Saturday, 13 February 2016
Campbell College stands in about seventy acres, I imagine, off Belmont Road, Belfast.
My old pal Dangerfield (!) called me earlier in the day and offered to collect me.
A lively fire was blazing in the vestibule, where we met the President of the society, Bill McKelvey.
Having relieved myself of the overcoat, we made a beeline for the makeshift bar which was located in the central hall.
I rather enjoy these reunions, seeing old, familiar faces again.
I had a good chin-wag with Richard Sholdis, whose family once lived in the Mourne Mountains beside Spence's River.
I reminisced about my uncle's cottage, the well in the moor behind it, how we obtained water with a metal pail; and when the Sholdises arrived, how they let us use their outside tap for fresh water.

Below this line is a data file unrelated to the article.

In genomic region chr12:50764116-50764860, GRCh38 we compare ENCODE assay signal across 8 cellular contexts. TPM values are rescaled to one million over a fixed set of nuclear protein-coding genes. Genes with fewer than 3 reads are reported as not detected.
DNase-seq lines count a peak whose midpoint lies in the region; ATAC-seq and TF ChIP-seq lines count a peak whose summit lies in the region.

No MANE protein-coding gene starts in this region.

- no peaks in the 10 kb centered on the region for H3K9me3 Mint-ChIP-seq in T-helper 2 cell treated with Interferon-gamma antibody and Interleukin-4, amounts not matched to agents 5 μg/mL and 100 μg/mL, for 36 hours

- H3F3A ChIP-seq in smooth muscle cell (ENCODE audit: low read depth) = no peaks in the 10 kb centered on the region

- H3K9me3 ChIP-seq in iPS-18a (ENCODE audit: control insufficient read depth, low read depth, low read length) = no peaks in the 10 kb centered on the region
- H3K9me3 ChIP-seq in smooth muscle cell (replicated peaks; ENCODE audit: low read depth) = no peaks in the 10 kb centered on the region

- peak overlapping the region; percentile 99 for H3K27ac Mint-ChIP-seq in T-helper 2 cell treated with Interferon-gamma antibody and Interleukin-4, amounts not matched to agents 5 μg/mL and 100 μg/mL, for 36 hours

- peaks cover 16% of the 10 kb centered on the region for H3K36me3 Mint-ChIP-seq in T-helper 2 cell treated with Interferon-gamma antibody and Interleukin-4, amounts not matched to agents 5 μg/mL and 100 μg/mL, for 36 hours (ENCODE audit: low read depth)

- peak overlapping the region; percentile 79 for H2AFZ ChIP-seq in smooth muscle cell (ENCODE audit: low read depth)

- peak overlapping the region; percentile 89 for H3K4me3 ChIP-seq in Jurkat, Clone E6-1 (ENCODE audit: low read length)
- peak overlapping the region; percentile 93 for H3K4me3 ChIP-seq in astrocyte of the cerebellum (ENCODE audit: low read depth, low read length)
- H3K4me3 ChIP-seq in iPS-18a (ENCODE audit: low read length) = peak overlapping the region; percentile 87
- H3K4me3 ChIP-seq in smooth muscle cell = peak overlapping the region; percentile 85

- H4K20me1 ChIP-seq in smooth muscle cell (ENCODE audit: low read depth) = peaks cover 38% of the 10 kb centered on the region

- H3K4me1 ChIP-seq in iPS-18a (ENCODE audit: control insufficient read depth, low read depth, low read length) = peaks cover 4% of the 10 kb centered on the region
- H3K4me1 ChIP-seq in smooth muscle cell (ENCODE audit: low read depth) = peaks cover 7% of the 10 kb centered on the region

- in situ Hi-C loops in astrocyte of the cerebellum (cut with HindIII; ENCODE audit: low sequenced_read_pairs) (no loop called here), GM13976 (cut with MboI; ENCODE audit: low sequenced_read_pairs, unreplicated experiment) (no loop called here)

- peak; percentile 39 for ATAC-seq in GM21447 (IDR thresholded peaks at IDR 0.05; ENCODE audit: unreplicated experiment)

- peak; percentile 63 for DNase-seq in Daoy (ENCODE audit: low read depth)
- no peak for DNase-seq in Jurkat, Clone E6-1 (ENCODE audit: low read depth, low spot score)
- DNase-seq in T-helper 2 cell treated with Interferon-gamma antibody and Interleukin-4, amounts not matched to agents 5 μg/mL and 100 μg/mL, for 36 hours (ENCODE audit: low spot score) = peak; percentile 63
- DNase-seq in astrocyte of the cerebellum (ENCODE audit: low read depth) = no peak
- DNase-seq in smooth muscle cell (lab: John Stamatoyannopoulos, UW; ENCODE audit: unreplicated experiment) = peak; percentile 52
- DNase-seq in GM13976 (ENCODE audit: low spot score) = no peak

The good old days!
I was pally with his younger brother, David.
Eventually we all trooped in to the dining-hall, a large chamber with a lofty, vaulted ceiling.
Needless to say, the grub was good; the company, convivial.
Our guest speaker was Sir Ronnie Flanagan, GBE, QPM, Chief Constable of the Royal Ulster Constabulary from 1996 until its demise in 2001.
I met Sir Ronnie earlier in the evening and recounted an anecdote about Sir John Hermon, OBE, QPM, a predecessor of his in the RUC.
As a matter of fact, as a Knight Grand Cross of the Order of the British Empire (GBE), Sir Ronnie is the third most highly decorated person in Northern Ireland, afte the Duke of Abercorn, KG, and the Right Rev the Lord Eames, OM.